The I130 family petition is an important tool for reuniting families who have been separated by borders and distance. When sons and daughters are the beneficiaries of the I130 family petition, there are specific eligibility requirements and application procedures that must be followed to ensure a successful outcome. Today’s blog will explore the I130 family petition when sons and daughters are the beneficiaries.
To initiate an I-130 family petition, the sponsoring parent must meet certain eligibility criteria. A U.S. citizen can file an I-130 petition for their children, regardless of age or marital status. This includes both unmarried and married sons and daughters. Similarly, LPRs can petition for their children, but only if they are unmarried. The petitioner must prove their citizenship or lawful permanent resident status and provide evidence of the parent-child relationship, such as birth certificates or adoption records. It's essential to seek legal advice to understand the specific requirements and supporting documentation needed for the I-130 family petition.
Once the petition is filed, it undergoes thorough review, including verification of documentation and background checks. If approved, the petition is forwarded to the National Visa Center (NVC), which handles further processing. The NVC collects additional documents, such as financial information and civil documents, and assigns a case number.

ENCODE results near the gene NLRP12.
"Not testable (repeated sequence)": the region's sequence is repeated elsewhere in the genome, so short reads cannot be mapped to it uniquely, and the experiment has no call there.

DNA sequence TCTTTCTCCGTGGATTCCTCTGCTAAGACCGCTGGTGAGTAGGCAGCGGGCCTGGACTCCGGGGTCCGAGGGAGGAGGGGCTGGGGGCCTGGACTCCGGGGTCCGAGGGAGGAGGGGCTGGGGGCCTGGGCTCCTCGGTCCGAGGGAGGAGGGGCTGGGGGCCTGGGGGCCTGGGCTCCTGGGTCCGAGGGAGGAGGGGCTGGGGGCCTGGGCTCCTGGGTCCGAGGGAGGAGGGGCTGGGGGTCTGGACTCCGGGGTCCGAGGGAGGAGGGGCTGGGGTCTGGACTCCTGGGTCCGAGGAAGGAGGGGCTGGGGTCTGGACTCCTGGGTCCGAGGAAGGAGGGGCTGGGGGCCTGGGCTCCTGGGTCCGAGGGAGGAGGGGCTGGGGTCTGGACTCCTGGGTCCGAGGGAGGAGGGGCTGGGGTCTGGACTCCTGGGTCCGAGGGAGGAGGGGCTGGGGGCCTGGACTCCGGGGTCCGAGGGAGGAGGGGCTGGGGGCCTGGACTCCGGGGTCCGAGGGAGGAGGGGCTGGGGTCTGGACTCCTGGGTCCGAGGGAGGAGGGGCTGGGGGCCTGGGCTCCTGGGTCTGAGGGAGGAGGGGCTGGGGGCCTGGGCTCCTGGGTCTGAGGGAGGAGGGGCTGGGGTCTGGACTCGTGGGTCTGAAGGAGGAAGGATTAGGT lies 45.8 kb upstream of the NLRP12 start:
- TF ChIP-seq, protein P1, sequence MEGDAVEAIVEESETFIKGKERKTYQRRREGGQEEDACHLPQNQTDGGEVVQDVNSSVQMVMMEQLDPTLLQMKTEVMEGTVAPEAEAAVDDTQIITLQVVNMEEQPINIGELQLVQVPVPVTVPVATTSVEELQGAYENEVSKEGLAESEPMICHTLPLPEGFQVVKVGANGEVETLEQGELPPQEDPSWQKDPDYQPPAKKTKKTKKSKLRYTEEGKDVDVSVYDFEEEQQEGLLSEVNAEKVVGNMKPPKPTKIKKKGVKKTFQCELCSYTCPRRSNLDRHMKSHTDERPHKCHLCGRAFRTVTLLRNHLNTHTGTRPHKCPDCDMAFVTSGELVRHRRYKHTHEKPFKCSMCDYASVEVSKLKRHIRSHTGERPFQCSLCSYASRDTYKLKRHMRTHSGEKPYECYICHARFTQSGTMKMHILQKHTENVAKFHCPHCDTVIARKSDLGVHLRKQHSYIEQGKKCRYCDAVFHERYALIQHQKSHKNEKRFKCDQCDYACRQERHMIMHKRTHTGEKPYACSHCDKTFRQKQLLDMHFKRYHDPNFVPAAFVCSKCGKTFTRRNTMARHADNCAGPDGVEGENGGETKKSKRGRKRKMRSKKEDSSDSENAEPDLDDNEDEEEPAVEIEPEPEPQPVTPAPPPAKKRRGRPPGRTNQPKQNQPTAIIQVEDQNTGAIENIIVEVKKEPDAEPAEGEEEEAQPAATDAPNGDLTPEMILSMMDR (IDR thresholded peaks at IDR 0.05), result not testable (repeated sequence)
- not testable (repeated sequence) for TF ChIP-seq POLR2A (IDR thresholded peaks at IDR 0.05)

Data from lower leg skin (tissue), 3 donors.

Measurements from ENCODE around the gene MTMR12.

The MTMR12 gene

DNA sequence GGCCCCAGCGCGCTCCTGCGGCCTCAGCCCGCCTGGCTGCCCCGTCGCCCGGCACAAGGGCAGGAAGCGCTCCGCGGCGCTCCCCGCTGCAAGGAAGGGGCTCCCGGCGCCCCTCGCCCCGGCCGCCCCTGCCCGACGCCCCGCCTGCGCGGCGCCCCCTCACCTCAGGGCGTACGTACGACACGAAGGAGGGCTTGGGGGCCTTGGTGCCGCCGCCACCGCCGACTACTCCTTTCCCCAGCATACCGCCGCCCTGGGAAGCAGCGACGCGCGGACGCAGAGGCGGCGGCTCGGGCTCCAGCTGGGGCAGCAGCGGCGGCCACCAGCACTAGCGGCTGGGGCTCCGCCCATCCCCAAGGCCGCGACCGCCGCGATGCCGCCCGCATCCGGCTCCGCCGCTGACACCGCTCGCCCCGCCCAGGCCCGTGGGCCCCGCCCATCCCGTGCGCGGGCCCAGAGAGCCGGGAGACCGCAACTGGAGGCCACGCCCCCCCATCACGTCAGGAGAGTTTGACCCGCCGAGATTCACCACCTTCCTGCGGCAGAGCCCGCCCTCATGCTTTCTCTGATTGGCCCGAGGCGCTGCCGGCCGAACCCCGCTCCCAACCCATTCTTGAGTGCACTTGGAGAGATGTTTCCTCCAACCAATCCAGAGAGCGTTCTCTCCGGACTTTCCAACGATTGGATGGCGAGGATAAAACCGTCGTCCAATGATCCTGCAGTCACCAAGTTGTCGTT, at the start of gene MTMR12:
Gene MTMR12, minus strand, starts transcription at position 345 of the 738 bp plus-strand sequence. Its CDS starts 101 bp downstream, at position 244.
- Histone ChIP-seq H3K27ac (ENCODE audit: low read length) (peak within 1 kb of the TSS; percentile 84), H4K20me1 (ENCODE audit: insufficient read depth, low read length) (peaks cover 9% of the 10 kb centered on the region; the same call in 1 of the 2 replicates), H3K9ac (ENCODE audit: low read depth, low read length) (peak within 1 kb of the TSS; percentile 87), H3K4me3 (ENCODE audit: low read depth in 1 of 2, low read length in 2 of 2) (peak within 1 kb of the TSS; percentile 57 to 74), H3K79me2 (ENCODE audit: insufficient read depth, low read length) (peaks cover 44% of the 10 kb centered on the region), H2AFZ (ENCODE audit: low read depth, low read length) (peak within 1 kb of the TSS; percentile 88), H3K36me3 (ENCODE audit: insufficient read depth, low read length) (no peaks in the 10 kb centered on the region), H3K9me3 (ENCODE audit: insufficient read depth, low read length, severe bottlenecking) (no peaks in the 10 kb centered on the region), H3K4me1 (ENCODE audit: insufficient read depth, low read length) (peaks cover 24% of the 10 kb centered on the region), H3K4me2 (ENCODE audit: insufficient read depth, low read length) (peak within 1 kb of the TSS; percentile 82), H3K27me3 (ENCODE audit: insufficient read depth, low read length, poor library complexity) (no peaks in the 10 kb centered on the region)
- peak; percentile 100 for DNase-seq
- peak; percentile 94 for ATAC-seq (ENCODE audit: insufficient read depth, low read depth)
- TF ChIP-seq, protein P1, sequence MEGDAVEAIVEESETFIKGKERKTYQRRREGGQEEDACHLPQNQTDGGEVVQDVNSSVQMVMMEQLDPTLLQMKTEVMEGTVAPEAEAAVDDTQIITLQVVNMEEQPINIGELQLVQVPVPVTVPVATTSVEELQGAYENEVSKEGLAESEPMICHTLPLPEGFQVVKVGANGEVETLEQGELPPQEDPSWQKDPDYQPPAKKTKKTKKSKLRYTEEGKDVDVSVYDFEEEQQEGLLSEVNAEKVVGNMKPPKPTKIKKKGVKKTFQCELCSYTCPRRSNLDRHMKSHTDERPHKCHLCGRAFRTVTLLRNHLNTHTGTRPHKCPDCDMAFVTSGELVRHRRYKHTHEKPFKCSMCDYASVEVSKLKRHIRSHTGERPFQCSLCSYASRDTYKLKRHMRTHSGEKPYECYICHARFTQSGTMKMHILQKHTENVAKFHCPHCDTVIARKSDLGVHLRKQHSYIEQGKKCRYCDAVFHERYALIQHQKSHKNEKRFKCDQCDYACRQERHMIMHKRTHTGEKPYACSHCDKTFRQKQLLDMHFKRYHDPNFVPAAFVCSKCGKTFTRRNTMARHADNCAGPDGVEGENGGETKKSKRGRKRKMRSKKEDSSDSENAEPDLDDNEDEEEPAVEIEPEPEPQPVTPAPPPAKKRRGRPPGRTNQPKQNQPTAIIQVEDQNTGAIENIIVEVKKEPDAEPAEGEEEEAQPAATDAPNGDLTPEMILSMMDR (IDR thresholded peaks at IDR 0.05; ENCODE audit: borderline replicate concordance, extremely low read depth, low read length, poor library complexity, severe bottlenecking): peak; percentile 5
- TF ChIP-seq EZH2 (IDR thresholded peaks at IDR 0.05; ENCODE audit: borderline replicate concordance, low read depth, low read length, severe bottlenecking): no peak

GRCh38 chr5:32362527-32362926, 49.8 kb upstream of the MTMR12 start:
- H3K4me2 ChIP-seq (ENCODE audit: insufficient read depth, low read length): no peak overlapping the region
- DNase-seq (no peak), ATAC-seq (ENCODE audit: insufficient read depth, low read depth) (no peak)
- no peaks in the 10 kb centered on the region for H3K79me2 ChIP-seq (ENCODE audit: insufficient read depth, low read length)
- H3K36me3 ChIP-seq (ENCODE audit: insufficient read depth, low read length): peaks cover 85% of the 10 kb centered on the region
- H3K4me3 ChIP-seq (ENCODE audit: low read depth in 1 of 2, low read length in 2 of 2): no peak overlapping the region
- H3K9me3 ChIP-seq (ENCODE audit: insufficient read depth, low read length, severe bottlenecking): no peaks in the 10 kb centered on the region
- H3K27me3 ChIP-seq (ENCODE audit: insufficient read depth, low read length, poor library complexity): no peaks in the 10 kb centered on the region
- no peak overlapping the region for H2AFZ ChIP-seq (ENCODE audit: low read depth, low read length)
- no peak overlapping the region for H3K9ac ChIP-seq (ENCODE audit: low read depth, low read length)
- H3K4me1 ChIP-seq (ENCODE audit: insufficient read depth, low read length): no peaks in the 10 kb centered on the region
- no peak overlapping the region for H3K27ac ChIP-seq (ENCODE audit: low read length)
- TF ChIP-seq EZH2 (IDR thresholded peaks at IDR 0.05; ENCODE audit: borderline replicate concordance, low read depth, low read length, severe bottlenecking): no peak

After the NVC completes its review, the case is transferred to the U.S. Embassy or Consulate in the child's home country. The child undergoes an interview to determine their eligibility for an immigrant visa. If successful, they receive an immigrant visa, allowing them to travel to the United States and obtain lawful permanent resident status. It is important to note that the I130 family petition process can be emotionally difficult for both the petitioner and the beneficiary. The process can be long and frustrating. If you need help, do not hesitate to contact us.
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